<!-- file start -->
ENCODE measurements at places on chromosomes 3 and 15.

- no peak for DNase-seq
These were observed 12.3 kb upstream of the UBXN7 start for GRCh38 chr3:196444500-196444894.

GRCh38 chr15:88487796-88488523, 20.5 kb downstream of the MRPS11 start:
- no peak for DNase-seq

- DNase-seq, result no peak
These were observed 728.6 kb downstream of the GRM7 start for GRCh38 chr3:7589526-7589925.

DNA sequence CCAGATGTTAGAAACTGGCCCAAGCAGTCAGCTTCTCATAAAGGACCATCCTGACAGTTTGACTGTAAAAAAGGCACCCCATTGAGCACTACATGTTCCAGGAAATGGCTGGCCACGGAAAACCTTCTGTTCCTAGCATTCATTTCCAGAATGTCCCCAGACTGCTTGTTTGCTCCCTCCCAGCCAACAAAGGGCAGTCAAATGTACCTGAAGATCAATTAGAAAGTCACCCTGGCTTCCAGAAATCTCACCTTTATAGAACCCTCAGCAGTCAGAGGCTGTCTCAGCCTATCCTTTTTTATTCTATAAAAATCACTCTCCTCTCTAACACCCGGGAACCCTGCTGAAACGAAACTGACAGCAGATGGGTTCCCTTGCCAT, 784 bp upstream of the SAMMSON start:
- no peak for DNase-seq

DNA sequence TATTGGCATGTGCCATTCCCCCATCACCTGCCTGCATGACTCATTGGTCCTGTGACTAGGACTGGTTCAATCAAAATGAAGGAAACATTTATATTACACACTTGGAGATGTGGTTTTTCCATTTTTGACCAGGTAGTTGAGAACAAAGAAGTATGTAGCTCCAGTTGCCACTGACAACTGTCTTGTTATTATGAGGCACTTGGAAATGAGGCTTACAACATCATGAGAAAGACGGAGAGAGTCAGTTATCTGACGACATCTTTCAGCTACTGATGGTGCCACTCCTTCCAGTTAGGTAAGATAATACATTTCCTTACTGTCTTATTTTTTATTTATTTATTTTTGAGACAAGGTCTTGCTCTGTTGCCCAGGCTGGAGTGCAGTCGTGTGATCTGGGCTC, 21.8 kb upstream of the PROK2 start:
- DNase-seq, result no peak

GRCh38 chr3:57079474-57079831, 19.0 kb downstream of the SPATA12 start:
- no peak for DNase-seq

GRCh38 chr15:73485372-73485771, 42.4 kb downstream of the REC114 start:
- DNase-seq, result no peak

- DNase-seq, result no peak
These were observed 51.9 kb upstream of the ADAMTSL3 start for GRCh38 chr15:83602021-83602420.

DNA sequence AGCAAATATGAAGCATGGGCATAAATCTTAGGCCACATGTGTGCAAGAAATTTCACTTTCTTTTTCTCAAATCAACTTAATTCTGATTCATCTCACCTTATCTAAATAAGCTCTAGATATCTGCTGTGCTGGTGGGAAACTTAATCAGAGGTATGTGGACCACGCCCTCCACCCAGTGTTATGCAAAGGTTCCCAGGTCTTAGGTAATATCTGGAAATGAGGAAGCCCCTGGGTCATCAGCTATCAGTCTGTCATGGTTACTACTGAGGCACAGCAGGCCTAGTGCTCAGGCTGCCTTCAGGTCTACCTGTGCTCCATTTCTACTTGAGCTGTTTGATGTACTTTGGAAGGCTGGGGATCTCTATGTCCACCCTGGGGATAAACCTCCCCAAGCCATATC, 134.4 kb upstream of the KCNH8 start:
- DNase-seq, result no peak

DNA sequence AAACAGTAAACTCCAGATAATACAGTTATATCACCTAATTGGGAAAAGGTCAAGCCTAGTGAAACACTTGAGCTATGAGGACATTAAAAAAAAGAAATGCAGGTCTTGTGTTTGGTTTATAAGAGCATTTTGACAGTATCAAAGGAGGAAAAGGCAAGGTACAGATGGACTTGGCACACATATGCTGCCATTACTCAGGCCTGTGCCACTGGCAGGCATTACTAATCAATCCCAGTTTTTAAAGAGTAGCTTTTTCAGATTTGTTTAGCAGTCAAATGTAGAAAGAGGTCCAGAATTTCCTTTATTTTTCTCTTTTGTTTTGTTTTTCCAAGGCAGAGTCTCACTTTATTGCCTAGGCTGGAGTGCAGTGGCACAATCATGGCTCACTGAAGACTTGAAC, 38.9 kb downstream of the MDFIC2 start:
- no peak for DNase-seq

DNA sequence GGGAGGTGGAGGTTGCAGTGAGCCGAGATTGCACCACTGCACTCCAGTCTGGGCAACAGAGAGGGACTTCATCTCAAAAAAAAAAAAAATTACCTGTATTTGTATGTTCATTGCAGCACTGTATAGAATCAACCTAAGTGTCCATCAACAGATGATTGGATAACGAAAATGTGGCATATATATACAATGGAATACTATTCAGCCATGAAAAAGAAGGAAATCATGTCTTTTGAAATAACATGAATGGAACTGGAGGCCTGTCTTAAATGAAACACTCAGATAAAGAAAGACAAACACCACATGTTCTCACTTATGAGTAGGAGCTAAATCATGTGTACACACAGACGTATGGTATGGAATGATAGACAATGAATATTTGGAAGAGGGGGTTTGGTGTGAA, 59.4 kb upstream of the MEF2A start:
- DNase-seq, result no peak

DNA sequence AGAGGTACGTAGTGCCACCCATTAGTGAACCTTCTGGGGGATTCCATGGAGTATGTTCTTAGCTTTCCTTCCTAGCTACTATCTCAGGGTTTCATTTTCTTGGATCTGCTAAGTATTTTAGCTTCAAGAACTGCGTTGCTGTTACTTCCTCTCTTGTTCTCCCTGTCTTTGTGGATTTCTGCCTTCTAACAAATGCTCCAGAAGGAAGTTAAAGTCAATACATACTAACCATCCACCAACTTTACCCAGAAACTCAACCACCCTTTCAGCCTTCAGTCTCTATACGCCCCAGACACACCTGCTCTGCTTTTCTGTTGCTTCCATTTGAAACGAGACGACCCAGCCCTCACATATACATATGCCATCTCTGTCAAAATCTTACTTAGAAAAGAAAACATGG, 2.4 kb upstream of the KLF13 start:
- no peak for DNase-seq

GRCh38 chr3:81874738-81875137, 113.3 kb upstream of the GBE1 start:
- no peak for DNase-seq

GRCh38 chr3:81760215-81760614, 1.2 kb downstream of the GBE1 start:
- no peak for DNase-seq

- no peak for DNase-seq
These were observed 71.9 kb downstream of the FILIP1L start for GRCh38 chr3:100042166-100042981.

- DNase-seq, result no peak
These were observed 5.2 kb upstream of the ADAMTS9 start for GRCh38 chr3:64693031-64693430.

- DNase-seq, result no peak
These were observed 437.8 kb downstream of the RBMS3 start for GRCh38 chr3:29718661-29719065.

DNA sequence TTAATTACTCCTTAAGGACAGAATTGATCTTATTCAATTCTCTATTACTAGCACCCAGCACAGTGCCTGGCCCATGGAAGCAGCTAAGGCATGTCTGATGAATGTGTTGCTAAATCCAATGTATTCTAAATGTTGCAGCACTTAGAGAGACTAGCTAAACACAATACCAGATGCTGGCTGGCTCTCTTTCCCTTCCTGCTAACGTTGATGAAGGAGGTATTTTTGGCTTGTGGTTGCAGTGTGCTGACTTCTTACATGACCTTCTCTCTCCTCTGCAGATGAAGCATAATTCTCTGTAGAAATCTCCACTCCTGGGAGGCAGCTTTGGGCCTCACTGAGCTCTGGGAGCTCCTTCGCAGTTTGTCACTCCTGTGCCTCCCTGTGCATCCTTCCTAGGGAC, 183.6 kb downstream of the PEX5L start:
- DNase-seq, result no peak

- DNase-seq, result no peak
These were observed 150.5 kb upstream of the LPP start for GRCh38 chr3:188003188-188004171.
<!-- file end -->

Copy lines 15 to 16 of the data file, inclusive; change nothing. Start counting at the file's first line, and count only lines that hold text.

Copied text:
- DNase-seq, result no peak

- DNase-seq, result no peak